A Syrian Refugee Artist transforms her house into Atelier for children, Zaatari Camp

A Syrian Refugee Artist transforms her house into Atelier for children, Zaatari Campimage

04 May 2015

Isra al-Fadil, 29, a Syrian refugee has transformed her house into a ceremony to work and also learn children drawing assets. She was not limited at the borders of the small Atelier but painted murals outside the camp by the request of Zaatari municipality and village Sabha and shw was also honored by “Lana Mamcg” the Minister of Culture of Jordan for her efforts.

Isra said, The United Nations Development Programme asked her, about a week ago, to continue the drawing on the walls of a school outside the camp, but she wasn’t granted a permession to leave the camp by those who are responsible.

In her Atelier in the camp, she supervised a group of children performed paintings collected in an exhibition titled “Colors from Zaatari,” showed in the capital, Amman, and then transferred to be shown in Dubai.

Isra said, she felt proud of the children’s drawings, and a Syrian organization organized exhibitions outside the camp and marketed for the boards, as they get them on the support for the continuation of this work.

She said, four of her paintings were sold at the show, and the price received last winter was used to purchase children’s socks and distributed them in the camp.

Isra added “I feel like I did not get my moral rights, and theorganization stopped paying the amount that used to cover the drawing expenses for kids, however I am a volunteer by my time and effort and did not get any salary for my work with children.”

Although she is forced to work full-time in an organization within the camp for sustaining her children, Isra did not close the , and continued to receive children on Friday and Saturday, with her paying for the drawing tools expenses of from her salary which is $ 200, and “A friend donated to pay half of the costs in support of the children.”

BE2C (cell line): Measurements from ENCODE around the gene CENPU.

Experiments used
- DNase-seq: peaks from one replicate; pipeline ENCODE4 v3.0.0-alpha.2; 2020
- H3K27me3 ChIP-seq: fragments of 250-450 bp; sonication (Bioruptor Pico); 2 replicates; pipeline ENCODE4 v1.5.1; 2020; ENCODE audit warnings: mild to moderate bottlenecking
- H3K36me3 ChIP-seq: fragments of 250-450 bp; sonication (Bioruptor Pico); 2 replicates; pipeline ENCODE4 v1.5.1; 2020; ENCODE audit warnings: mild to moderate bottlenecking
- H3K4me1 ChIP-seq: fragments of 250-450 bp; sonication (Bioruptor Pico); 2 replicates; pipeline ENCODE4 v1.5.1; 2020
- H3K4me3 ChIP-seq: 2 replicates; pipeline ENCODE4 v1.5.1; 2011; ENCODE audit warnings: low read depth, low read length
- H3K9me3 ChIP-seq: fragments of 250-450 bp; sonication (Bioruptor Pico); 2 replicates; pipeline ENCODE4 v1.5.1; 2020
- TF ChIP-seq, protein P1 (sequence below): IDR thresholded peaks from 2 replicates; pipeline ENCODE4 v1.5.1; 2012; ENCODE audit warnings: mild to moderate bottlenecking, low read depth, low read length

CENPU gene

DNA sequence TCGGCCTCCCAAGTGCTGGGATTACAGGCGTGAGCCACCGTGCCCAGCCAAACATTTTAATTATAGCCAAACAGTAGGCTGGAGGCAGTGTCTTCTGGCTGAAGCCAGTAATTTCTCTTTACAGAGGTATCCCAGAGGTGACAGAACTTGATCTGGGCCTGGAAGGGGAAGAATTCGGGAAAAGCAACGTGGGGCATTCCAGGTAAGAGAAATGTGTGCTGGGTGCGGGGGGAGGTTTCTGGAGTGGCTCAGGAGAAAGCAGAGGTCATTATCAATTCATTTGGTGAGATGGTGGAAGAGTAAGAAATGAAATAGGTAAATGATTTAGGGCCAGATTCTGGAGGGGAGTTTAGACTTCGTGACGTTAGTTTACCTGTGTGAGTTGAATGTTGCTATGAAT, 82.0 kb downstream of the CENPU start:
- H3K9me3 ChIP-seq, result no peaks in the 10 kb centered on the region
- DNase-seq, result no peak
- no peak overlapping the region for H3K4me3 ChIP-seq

She pointed out that the enthusiasm and desire, which shown by children about drawing lessons, made her more determined to continue despite the difficult circumstances, and said, “Unfortunately, the space is limited in the caravan, so I keep 15 children only, and I paint with some of the children since two years and they have amazed me.”

She added that children tended to draw the war and destruction in the beginning, and she tried to suggest to them more positive ideas and asked them to draw what express their dreams and aspirations and their homes that they love and want to return to in Syria, and the beautiful nature where they lived.

Isra plays the role of mother and father because of her husband’s illness, and says that she sometimes work two shifts per day to secure her family requirements, and “there are those who propose to live outside the camp, but I adapted to the difficulties of life here, however renting a house outside the camp beyond my abilities, I do not want to receive charity, and I am proud that I am able to support my children without being forced to a ask for help.”

Kenana, Isra’s daughter (12 years), inherited drawing love from her mother, and often sits next to her mother and start emulating and learning from them. She says that her daughter shows interest and talent in drawing, and expects to surpass her mother if received adequate attention in the future and had education in this area.